When you have a variety of workers moving about in an indoor warehouse environment, operating all manner of machinery and physically exerting themselves, you’re already setting the table for potential heat safety concerns.
Then Mother Nature adds a blast of scorching humidity called Summer. An extra layer of danger to your team? You bet. Unfortunately, far too many companies go about their business without giving special consideration to how a combination of factors can combine to create a much higher risk of heat-related illness.
That’s not just a safety issue – in the eyes of OSHA, if an employer isn’t providing a protective environment from extreme heat, it could be breaking the law. Which may mean thousands upon thousands of dollars in fines from the agency.
How do you help minimize the risk of your workers experiencing heat-related illnesses and a painful fine from OSHA at the same time? Keep these invaluable tips in mind with the input of our safety consultants at SOS Technologies so you can better incorporate heat safety into every corner of your warehouse.
Step 1: Take Inventory – Who Is New To The Job?
Why would we want to know who is newer to your company? When a relatively new hire steps into your warehouse, they’re not used to your particular environment. Sure, they can view a job description on paper, but until they’ve actually become accustomed to how their role physically feels in your warehouse under high-temperature conditions, they may not be as used to the possible dangers associated with heat as other workers who have known what the warehouse environment can do (which is not to say that those workers shouldn’t be a concern as well).
Group the newer hires together for safety training sessions as they may not be as familiar with the existing conditions. Then proceed to provide the same training to your veteran workers – even if they’ve received it before, a “refresher” course will not hurt one bit.
Step 2: Examine The Warehouse’s Ventilation Throughout
In a large space, it’s all too easy to increase the ventilation in general, but don’t stop there. Certain areas may gather a higher volume of heat than others, creating a dangerous “hot spot” for workers who operate in those areas regularly. Cooling fans and reflective shields that redirect heat are helpful in this regard.
Step 3: Warehouse Wear Makes A Big Difference
Of course, your workers need protective gear for certain conditions to preserve their safety. However, it’s important that this clothing doesn’t invite heat-related illness at the same time. Investigate your options in apparel so that your workers are moving about in thermally conditioned clothing rather than heavy, non-breathable wear that elevates the risk of overheating quickly. Clothing that incorporates better air flow while offering ample protection should be explored.
Step 4: Hydration, Hydration, Hydration
Believe it – people forget to drink water all the time and even when they do remember, it’s not consistent throughout the day. You’ve likely heard the popular advice that you should drink eight eight-ounce glasses of water each day, no matter what the conditions are. When we add in the high heat of a warehouse, that golden rule becomes ever-more vital for a person’s safety.
So go beyond merely reminding people with an email or sign telling them to stay hydrated. In your greatest high-risk days, make water readily available near the area where your workers are. Don’t make them have to trek far to get it or it may be “out of sight, out of mind.” If you have to, implement mandatory breaks for water and rest in a cooler area. Getting the job done on a deadline may be important but watching a worker collapse due to lack of hydration – which will subsequently take down your entire team – does you no good. Give them the breaks they need in between and monitor them if necessary to see that they follow through with it. Don’t accept “I’m fine” as an answer.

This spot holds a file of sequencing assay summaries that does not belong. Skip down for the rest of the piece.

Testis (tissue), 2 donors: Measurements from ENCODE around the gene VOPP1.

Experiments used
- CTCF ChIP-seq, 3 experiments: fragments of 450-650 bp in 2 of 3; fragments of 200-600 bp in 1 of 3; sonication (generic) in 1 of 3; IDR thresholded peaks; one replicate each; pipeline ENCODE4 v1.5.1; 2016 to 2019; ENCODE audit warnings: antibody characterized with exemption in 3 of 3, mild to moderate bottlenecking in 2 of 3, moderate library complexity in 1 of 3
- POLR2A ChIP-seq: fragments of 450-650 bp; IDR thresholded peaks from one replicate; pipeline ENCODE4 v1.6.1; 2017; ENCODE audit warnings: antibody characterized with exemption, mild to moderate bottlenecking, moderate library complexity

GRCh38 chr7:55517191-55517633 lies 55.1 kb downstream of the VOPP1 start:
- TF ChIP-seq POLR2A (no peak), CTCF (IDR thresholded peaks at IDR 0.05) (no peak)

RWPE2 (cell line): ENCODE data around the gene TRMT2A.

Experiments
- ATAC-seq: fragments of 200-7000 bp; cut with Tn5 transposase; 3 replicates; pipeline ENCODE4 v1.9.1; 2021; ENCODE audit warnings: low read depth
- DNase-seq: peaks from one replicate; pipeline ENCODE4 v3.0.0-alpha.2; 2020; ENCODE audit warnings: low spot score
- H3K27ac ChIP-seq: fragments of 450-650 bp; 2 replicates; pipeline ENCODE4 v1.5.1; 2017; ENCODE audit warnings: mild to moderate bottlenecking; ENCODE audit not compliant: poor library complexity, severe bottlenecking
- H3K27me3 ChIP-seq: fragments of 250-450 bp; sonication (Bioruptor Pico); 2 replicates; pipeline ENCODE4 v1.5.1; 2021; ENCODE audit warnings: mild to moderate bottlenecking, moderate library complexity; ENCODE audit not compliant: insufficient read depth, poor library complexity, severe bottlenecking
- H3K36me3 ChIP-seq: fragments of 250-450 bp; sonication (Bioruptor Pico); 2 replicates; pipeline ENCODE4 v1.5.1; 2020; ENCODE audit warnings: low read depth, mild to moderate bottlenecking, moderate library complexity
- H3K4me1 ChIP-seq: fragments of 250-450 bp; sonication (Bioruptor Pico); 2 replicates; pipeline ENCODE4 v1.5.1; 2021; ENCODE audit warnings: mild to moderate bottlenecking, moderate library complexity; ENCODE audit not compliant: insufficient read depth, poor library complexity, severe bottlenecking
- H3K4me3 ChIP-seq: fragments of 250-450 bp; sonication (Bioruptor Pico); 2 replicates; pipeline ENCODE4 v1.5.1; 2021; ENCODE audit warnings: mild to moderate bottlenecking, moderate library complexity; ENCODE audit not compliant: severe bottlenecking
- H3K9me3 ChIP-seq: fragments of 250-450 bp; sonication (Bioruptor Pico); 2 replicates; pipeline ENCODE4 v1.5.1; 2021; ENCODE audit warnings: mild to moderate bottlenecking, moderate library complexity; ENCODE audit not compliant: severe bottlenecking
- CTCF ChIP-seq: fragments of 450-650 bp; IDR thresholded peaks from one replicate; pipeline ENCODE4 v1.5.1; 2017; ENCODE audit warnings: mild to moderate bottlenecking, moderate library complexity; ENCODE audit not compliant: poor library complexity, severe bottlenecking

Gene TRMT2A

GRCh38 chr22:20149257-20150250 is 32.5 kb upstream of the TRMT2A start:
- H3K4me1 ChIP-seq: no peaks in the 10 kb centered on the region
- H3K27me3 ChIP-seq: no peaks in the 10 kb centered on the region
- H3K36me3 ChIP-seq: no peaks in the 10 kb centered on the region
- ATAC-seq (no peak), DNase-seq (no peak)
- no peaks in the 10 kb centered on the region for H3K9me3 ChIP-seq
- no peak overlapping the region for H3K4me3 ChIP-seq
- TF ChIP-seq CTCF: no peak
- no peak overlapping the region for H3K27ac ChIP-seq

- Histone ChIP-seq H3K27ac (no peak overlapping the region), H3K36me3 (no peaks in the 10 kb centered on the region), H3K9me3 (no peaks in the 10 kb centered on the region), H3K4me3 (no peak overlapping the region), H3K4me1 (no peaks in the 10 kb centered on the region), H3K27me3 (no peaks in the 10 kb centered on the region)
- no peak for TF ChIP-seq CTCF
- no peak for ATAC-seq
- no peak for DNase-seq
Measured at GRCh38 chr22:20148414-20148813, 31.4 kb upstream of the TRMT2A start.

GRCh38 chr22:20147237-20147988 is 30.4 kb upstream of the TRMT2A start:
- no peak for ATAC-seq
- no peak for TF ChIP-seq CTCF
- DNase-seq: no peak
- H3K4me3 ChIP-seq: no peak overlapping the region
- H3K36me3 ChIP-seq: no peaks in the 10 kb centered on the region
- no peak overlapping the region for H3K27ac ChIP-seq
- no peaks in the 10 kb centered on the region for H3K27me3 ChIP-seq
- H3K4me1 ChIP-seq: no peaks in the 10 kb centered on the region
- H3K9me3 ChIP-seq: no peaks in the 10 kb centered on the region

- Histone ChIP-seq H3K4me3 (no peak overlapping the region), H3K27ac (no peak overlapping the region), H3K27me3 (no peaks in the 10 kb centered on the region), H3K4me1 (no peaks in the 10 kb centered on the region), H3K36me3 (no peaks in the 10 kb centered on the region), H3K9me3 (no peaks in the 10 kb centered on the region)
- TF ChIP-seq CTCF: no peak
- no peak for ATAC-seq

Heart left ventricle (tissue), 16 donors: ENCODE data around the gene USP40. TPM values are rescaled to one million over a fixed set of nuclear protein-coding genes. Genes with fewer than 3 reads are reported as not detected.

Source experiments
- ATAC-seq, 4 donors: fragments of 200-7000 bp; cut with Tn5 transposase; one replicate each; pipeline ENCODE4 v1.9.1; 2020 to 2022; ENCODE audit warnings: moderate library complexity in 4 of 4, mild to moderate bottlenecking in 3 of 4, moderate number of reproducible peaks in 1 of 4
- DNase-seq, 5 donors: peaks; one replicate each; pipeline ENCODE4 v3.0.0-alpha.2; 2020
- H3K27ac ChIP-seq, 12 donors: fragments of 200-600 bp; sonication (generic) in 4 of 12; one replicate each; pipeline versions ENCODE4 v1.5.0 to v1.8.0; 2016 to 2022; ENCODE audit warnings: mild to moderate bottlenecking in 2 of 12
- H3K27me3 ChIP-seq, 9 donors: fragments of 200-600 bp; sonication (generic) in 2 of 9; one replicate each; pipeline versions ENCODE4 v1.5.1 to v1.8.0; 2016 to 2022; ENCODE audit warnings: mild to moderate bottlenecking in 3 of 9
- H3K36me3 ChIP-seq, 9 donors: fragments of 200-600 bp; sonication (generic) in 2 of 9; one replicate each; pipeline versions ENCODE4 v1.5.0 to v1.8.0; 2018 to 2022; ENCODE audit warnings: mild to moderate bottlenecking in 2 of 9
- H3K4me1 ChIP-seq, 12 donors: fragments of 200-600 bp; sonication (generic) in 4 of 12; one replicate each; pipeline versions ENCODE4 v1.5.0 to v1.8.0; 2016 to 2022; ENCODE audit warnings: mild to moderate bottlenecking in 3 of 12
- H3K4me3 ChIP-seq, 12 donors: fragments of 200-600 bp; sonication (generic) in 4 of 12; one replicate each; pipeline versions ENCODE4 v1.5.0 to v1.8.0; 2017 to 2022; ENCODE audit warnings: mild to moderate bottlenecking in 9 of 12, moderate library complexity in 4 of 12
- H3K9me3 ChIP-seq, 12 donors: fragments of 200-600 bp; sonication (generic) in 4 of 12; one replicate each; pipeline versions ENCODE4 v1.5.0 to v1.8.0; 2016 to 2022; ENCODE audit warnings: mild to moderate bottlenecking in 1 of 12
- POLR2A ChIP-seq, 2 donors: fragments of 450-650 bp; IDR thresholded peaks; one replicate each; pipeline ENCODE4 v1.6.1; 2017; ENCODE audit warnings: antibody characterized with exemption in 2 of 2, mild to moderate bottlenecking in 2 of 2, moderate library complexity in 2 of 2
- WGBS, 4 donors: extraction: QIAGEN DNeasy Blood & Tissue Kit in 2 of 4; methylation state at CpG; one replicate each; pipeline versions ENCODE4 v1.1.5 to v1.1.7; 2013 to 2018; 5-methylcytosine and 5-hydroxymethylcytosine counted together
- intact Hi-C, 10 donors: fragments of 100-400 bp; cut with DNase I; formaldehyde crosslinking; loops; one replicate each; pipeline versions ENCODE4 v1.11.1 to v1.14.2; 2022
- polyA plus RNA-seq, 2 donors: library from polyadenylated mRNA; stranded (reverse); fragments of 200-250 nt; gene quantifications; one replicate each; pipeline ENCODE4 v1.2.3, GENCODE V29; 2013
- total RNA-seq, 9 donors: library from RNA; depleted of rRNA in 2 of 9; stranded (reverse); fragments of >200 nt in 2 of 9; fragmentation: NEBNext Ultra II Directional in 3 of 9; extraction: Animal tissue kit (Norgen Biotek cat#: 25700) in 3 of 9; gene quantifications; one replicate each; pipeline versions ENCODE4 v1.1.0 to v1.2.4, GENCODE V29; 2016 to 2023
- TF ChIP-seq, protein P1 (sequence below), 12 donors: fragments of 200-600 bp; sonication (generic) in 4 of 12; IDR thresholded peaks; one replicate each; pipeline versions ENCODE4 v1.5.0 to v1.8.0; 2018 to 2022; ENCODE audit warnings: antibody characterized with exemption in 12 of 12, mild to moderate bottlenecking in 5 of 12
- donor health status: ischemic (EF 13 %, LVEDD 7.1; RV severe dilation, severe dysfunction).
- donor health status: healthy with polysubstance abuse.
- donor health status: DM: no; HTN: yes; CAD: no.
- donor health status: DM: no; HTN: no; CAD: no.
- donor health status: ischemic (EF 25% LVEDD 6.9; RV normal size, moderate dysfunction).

Step 5: Roll Out A True Heat Safety Program
We’ve talked about who needs to be trained for heat safety purposes, how to dial up the cooler conditions more evenly and outfitting your people properly. Now it’s time to equip them with the know-how on what to do with a program that educates your people on what to do when a co-worker is exhibiting the signs of a heat-related illness. After all, while our previous steps are sure to help minimize the risk of such an unfortunate event, we should always err on the side of full preparedness. The moment we don’t is exactly when the wrong call can be made – and that can be the difference between a saved co-worker and a tragedy.
At SOS Technologies, we provide a full OSHA Safety Audit that covers all areas of risk in your warehouse, including trouble spots for heat-related accidents to occur as well as areas for improvement in your procedures. But we don’t just make recommendations to your environment and wish you well. Our team of safety consultants can provide training on CPR and AED operation to bring both your newest and most senior workers up to speed on what to do when someone collapses in the warehouse unexpectedly, whether that’s due to heat, sudden cardiac arrest, stroke or another mishap.
We’ve also got you covered on a range of first aid supplies so that temporary relief can be provided until emergency medical services arrive on the scene.
To learn more, give SOS a call today at 888.705.6100 so we can get your heat safety preparedness elevated while the temperatures are doing the same. We just might save you a very costly fine from OSHA while we’re at it too.